CD Review: Brand New Day by Donna Lewis | Music | Hudson Valley | Hudson Valley; Chronogram

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CD Review: Brand New Day by Donna Lewis

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(2015, Palmetto Records)

You know Donna Lewis. Everyone does. Maybe not the name, but you know that song. The one that followed you everywhere in the late `90s whether you liked pop music or not. "I Love You Always Forever" still gets radio play, but you would never know this was the same Lewis responsible for the new release Brand New Day. For starters, the music is played by (and sounds like) a progressive jazz trio consisting of David King on drums, Reid Anderson on double bass, and Ethan Iverson on piano (arranger and producer David Torn also plays guitar on some tracks). The result is an acrobatic balance between the ambitious chanteuse and subtle, but sometimes avant, jazz. Lewis walks the musical tightrope with dexterity in both breadth of vocal expression and phrasing. Precious falsetto breaths meld seamlessly into warmer voicings. Improvisational, childlike whispers interplay with full-throated lady lungs.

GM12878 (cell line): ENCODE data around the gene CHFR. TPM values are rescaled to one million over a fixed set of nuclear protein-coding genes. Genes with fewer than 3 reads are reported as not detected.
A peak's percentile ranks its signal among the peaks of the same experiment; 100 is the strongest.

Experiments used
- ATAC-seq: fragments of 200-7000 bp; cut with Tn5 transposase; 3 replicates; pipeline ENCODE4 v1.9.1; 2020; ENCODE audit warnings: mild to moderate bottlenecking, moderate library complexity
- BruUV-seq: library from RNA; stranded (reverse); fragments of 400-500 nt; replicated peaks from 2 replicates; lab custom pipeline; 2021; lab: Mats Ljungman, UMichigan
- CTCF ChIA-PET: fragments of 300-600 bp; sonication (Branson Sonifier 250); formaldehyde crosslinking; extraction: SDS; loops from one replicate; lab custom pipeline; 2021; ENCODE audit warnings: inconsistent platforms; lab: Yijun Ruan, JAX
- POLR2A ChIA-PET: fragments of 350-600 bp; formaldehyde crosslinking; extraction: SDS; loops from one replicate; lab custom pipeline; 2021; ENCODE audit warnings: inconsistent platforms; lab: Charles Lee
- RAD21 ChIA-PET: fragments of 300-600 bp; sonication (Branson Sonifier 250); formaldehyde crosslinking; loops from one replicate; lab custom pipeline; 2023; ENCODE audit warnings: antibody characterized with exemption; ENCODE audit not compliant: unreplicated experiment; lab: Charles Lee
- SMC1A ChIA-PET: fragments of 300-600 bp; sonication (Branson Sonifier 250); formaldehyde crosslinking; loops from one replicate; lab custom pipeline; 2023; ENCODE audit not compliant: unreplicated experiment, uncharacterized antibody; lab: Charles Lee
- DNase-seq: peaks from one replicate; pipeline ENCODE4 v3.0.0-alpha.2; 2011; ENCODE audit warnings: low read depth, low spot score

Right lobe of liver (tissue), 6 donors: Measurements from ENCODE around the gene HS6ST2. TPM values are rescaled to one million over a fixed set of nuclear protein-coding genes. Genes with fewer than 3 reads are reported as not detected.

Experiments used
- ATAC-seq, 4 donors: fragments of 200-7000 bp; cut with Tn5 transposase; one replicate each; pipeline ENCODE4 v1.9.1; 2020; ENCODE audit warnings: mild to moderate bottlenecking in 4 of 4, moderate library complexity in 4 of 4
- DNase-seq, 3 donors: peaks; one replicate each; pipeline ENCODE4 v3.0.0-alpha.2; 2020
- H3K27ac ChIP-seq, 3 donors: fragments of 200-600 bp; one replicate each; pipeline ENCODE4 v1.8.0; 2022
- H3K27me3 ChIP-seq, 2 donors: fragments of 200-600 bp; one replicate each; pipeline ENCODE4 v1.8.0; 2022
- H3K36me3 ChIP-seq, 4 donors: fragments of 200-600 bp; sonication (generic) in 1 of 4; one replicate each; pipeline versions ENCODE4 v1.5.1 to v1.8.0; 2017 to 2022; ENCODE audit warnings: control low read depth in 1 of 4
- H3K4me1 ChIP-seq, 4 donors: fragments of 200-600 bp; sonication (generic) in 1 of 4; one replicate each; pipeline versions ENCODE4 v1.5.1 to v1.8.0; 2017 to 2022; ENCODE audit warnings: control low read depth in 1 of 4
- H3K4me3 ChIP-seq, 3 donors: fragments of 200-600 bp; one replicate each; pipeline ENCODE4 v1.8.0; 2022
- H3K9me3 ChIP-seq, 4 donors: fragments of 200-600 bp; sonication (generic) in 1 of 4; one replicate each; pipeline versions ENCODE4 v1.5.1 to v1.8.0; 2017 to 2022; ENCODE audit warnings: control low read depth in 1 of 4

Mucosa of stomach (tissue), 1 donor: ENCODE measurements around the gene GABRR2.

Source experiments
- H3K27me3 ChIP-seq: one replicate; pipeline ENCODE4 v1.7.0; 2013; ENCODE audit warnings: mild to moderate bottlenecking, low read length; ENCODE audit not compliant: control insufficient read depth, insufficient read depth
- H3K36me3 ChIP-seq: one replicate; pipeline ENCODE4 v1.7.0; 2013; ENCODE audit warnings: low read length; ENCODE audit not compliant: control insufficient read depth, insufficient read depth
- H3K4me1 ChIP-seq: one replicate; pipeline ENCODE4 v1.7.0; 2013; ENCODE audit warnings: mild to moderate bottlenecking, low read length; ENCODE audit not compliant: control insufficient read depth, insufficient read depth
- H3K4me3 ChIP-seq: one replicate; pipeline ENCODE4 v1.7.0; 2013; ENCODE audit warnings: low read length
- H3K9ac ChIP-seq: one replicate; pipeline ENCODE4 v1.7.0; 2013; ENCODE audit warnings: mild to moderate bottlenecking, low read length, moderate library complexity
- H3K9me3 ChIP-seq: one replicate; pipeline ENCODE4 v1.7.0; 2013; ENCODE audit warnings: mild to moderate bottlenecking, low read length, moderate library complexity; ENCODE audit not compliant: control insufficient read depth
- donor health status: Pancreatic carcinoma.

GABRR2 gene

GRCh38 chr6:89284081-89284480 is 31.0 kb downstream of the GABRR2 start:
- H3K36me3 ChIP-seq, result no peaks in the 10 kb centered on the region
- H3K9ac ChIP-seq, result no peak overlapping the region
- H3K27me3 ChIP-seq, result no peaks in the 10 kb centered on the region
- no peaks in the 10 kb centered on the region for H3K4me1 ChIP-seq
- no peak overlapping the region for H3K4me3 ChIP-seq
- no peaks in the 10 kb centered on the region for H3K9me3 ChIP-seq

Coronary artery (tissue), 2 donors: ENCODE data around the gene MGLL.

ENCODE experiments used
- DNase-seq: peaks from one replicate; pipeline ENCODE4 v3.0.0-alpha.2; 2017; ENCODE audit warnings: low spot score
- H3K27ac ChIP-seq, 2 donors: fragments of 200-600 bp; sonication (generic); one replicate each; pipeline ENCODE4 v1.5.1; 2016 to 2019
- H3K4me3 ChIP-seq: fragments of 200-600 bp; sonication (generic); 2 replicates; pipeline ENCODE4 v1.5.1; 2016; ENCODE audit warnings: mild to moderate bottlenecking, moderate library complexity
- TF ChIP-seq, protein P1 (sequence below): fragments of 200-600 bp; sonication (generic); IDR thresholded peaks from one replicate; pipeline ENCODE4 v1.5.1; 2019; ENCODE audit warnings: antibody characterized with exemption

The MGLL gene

To add even more dichotomy to the album, Lewis's three original compositions (including a remake of her big hit) are spread amidst eight cover songs. Neil Young, David Bowie, and Burt Bacharach break bread with Damien Rice, Gnarls Barkley, Anotonio Carlos Jobim, Harry Nilsson, and Chocolate Genuis. Despite the lack of originals, the improvisational interpretation, song choice, and the extreme character of Lewis's voice all come together to encapsulate a complete and creative work. The songs were recorded at the Clubhouse in Rhinebeck and mixed at the Isokon in Woodstock. Album artwork is from the Widow Jane Mine in Rosendale. DonnaLewis.com.

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